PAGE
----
Advanced Micro Devices (NASDAQ:AMD) was one of the star stock market performers of 2019, posting gains of over 150% on the year. Up until the point where the markets crashed, AMD stock was going gangbusters in 2020 as well. It closed at an all-time record high of $58.90 on Feb. 19, for a 28% gain in just the first two months of the year.
While the novel coronavirus pandemic has hit stocks hard, AMD is well-positioned to bounce back. All the people working from home and playing online video games is putting pressure on cloud computing data centers to add servers. That’s good news for AMD’s EPYC enterprise server chips.
Working (and Gaming) From Home Is Good News for AMD
Under the social distancing required because of COVID-19, companies have increasingly shifted employees to working from home, where possible. At the same time, people starved for entertainment — and millions of kids stuck at home because of school closings — have led to a dramatic increase in online gaming. And everyone is watching a lot more streaming video.
Microsoft (NASDAQ:MSFT) reported it has seen a 775% surge in in demand for its cloud services. Netflix (NASDAQ:NFLX) and other video streaming companies are cutting the quality of their streams because of the load they are putting on internet infrastructure.
This pressure on cloud computing data centers is good news for companies that make servers. Advanced Micro Devices has recently been making a push into the lucrative data center market having some real success. Its EPYC servers are taking on Intel (NASDAQ:INTC), with higher performance and lower energy costs. Last November, AMD stock saw a pop from news that China’s Tencent (OTCMKTS:TCEHY) was deploying EPYC servers for its cloud services.
Cloud infrastructure spending declined in 2019; however, the unprecedented demand as a result of the coronavirus pandemic is leaving cloud providers scrambling to add capacity. That’s an opportunity for AMD to move more of those EPYC servers.
With the data center market suddenly shifting back into buying mode, AMD saw resulting analysts upgrades last week. On Friday, Northland Capital Markets upgraded the stock to outperform from market perform, with a target price raised to $52.50 from $45.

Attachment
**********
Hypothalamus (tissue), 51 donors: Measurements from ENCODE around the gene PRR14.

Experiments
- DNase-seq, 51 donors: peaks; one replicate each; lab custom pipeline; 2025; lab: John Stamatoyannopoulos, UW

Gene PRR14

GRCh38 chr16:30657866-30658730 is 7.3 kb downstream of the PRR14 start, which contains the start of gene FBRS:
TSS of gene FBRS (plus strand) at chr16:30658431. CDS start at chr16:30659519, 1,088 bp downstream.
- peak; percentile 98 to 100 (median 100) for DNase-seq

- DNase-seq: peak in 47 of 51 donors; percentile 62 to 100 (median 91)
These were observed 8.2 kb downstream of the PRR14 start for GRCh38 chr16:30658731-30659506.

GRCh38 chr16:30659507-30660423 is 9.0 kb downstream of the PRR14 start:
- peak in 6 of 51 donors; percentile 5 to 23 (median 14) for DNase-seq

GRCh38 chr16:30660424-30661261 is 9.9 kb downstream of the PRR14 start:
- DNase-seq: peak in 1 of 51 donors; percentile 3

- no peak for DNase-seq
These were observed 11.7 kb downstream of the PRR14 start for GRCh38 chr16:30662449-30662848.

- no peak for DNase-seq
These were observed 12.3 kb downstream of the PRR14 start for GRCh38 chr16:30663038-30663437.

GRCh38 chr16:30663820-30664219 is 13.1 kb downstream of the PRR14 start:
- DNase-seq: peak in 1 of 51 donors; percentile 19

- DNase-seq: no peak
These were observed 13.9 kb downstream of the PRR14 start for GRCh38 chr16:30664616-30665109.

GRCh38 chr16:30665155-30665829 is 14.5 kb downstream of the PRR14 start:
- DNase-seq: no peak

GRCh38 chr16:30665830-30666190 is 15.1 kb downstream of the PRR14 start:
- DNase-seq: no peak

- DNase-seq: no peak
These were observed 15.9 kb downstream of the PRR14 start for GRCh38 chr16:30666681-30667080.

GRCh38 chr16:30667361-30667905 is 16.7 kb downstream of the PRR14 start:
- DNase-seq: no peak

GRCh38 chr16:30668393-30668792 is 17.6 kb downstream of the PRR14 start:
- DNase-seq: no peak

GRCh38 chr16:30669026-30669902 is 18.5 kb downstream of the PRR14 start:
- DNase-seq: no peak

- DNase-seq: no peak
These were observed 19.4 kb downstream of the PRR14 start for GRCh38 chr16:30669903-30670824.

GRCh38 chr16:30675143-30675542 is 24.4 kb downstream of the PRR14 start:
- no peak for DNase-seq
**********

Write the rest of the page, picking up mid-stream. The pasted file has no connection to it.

Some Risk in New Console Launches
AMD may see more revenue than expected from the current generation of video game consoles. Advanced Micro Devices makes the custom processors used by Microsoft’s Xbox One and Sony’s (NYSE:SNE) PlayStation 4. Sales of the two consoles had dropped rapidly with the approaching launch of next-gen consoles. However, with the sudden rise in popularity of video gaming, sales seem to be on the rise.
That being said, the coronavirus could push out the planned launch of the next generation PlayStation 5 and Xbox Series X. The two new game consoles — both built around AMD processors — were expected to launch this fall. However, there are two big concerns about that timing. The first is whether factories in China will be fully back online in time to get production of the new consoles humming.
The second challenge will be if the coronavirus pandemic kicks off a major recession. If people have been laid off for an extended period of time, will they have the money to shell out an expected $500-$600 for a new console (plus games and accessories) at Christmas?
AMD is going to get a revenue boost when those new consoles launch and consumers snap them up, but it could be delayed.
Bottom Line for AMD Stock
Advanced Micro Devices has had a consensus hold rating among investment analysts for months. That’s still the case, despite recent upgrades like that of Northland Capital Markets. However, a median $50 price target offers some upside for long-term investors, and bears see it going even higher.
Given the demand for EPYC servers, AMD’s recent offensive against Intel in the laptop CPU market, and a coming boost when Xbox Series X and PS5 production ramps up, Advanced Micro Devices seems well positioned for a return to growth.
Brad Moon has been writing for InvestorPlace.com since 2012. He also writes about stocks for Kiplinger and has been a senior contributor focusing on consumer technology for Forbes since 2015. As of this writing, he did not hold a position in any of the aforementioned securities.